Securing Success for your Startup

Securing Success for your Startup

Did you know that around 95% of startups in Australia fail before exit? There are many reasons for this high failure rate and in our practice we have seen them arise at all stages in the startup lifecycle, from concept, through to growth and a potential exit.

Our focus at DVM Innovate is the growth phase.  As your business starts to grow, you will understandably be thrilled that you have proven your concept and started generating some revenue.  However, this is only one of many hurdles your startup will face throughout its business lifecycle.  New challenges await.

One of the key differences between startups and traditional business models is that startups can grow, scale and move through the business lifecycle very quickly.  The growth phase can be turbulent and this is the phase where your business can be most vulnerable.

The startup business lifecycle

“Laying the right foundations for growth is critical to securing success for your startup.”

The startup business lifecycle can be defined in numerous ways, but the 3 key phases are:

  • Proof of Concept
  • Growth; and
  • Exit

As shown in the graph below, most startups fail in the proof of concept stage.  This can be for a whole host of reasons, including:

  • No market for the product
  • Insufficient capital
  • Not enough marketing
  • Missing key skills/operational support

 

While setting up appropriate legal, accounting, administrative and operational structures may be far from your mind when you are starting out, it is vital to ensure these structures hold-up when you do start to grow.  You have done the hard work of getting to growth, putting these structures in place will help you secure success for your startup.

The Growth phase

The Growth phase of the startup typically means the business is motoring along – revenues are rising, and you’re now faced with a whole range of new challenges that any growing business faces.  You aren’t just a person with an idea anymore – you have real business issues and costs including:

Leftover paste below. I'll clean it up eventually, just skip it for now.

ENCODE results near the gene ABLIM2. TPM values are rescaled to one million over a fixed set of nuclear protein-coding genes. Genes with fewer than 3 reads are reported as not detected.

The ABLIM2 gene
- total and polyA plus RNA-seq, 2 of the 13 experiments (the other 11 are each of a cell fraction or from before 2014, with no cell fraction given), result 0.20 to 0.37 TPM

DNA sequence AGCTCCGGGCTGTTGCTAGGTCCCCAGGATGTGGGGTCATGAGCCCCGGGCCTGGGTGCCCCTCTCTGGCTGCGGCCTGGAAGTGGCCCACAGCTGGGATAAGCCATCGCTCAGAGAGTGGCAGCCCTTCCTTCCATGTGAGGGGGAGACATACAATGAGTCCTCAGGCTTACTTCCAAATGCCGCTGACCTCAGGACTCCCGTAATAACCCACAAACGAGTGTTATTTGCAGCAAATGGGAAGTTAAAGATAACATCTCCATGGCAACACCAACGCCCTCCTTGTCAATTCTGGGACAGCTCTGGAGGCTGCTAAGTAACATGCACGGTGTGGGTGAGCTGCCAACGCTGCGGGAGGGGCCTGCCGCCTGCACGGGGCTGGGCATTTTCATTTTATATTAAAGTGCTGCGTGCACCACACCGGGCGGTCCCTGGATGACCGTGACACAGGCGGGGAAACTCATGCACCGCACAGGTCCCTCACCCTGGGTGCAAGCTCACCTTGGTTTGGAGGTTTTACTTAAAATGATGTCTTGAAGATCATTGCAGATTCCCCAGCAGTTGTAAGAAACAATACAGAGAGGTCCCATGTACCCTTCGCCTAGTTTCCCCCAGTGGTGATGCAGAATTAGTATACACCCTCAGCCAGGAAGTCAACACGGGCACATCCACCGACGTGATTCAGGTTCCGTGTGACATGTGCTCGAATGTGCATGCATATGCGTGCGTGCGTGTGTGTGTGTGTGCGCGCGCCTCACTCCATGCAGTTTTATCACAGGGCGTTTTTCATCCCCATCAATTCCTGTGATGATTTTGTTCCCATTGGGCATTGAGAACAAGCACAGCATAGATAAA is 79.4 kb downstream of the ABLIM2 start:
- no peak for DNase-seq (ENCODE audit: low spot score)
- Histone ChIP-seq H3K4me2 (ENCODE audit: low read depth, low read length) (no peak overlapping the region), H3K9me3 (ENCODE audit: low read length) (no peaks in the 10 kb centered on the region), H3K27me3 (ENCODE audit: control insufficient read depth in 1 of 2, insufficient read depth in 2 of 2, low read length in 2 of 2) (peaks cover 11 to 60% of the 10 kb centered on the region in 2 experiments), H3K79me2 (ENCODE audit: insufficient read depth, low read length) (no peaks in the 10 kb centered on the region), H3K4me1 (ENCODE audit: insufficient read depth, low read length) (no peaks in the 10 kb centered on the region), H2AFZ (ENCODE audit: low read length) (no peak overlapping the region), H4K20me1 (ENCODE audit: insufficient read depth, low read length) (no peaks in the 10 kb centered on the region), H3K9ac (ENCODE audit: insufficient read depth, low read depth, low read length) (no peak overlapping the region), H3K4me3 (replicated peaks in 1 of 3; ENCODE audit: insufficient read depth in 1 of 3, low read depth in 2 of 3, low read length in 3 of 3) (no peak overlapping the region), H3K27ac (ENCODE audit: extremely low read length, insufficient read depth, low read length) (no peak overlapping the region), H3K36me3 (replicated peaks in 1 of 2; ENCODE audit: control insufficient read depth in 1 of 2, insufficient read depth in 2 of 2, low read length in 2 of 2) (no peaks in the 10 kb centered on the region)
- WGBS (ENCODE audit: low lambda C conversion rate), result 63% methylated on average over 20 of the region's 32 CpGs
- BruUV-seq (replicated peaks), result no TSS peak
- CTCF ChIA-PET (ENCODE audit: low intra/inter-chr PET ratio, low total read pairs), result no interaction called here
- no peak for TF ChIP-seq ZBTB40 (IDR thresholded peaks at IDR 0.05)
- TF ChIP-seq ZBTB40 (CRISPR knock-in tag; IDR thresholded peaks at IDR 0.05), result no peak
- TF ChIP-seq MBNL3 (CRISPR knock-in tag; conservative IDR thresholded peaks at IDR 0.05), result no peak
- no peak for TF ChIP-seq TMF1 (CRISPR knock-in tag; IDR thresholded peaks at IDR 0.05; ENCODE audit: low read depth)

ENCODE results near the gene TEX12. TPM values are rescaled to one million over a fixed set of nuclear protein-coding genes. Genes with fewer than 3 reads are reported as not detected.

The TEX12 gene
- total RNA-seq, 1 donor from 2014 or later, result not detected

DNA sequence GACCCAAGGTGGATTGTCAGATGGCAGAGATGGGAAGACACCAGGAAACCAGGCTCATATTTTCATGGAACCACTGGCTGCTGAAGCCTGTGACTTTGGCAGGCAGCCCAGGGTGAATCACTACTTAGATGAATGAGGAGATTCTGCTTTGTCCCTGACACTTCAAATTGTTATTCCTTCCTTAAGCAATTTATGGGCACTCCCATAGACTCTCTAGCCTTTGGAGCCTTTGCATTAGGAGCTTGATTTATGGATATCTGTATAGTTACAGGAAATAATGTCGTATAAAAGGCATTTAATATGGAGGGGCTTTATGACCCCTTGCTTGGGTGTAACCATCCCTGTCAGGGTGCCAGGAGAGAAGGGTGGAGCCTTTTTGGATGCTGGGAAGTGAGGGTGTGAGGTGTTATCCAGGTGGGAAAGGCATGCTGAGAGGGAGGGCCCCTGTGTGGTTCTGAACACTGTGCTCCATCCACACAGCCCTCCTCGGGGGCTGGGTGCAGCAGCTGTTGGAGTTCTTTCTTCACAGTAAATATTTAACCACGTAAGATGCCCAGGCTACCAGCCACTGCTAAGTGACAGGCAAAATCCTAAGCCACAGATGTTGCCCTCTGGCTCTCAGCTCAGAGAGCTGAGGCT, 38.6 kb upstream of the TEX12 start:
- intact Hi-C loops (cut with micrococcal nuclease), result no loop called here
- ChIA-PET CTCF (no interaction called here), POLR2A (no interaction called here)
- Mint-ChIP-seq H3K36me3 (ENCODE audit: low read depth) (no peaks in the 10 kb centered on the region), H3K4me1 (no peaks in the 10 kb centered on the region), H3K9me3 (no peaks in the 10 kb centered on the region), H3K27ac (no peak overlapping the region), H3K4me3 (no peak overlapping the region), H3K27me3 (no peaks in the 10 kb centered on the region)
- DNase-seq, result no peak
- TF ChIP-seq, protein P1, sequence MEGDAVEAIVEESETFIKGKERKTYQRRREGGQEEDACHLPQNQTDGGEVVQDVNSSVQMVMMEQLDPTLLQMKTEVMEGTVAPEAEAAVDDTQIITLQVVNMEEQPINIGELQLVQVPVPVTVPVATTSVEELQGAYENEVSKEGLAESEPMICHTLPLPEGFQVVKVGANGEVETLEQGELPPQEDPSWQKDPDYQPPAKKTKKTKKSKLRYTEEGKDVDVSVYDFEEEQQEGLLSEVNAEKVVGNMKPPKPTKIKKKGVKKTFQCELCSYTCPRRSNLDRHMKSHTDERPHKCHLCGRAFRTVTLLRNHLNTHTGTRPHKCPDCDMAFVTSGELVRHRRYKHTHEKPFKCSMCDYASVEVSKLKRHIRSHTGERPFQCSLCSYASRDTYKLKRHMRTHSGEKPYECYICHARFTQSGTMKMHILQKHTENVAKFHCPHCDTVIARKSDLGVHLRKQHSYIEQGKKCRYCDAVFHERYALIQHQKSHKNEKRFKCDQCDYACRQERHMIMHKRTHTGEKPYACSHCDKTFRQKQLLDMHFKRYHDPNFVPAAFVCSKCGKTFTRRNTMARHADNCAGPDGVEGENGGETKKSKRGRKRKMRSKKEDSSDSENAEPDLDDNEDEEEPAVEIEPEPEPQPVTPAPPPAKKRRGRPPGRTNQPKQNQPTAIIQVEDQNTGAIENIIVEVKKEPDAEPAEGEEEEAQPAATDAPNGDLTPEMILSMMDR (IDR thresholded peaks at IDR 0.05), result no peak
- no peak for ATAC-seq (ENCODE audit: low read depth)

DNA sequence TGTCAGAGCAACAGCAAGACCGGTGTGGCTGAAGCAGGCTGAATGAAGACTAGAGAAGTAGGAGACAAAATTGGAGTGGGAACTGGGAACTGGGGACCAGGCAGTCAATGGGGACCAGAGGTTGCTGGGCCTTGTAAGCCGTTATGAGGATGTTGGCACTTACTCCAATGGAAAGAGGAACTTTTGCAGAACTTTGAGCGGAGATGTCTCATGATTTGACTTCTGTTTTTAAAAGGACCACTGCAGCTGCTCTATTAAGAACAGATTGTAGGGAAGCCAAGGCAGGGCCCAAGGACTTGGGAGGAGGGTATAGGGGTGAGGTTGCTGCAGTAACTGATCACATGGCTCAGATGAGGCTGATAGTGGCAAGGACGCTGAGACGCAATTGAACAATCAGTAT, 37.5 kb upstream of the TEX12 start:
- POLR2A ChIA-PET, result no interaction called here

• Employing (the right) people
  • Premises for your employees (and future employees) including fit-out, IT, furniture
  • Managing people
  • Dealing with customers and suppliers
  • Tax and accounting issues
  • Legal considerations, e.g. key contracts with clients and customers; IP; confidentiality, privacy
  • Regulations imposed by the ACCC, ASIC and other industry regulators
  • Superannuation
  • Insurances
  • Fair Work Act considerations
  • Marketing
  • Training

These administrative and operational issues often have very little to do with the concept you’ve proven, or what you may have perceived to be your role in the startup.  However, failing to address these issues appropriately could see your startup fail just as you thought it was destined for success.

At this stage your costs have probably increased without the revenue to match it, so you will also need to consider external funding sources to keep the business alive, including investors, lenders and/or business partners.  Raising capital has its own risks, including taking on the wrong partners, giving away too much equity or control, and taking loans on bad terms.

It is an exciting but daunting time.  The business will face an enormous number of new issues and the excitement of beginning the startup may turn into the stress of making it not only survive, but succeed.  Managing your stress is a critical factor in making the right decisions, and what you do next can dramatically affect whether the business succeeds or not.

Managing these new challenges is critical for your business and will determine whether your happiness and profitability in the Startup Business Lifecycle resolve positively or negatively.

Preparing for exit

Ultimately, the way you manage these challenges can also determine your path to exit.  Whether you are looking for an IPO, a sale to an investor, an acquisition or early retirement, you will be better prepared for exit if you have addressed the business’ various requirements and risks appropriately in advance or as they arise, rather than trying to patch-up or gloss over issues before exit.

Investors, acquirers and other stakeholders will expect good corporate governance when they conduct due diligence and appraise your startup.  The nature, timing and value of an exit can hinge on the accuracy, completeness and reliability of information that you provide to these third parties.

Laying the foundations early by setting up appropriate legal, accounting, administrative and operational structures will not only assist with securing the growth of your startup, it is also important when planning for exit.

For help navigating through the growth phase of your startup, contact a specialist at DVM Innovate and see how we can help you prepare for success.

 

 

 

 


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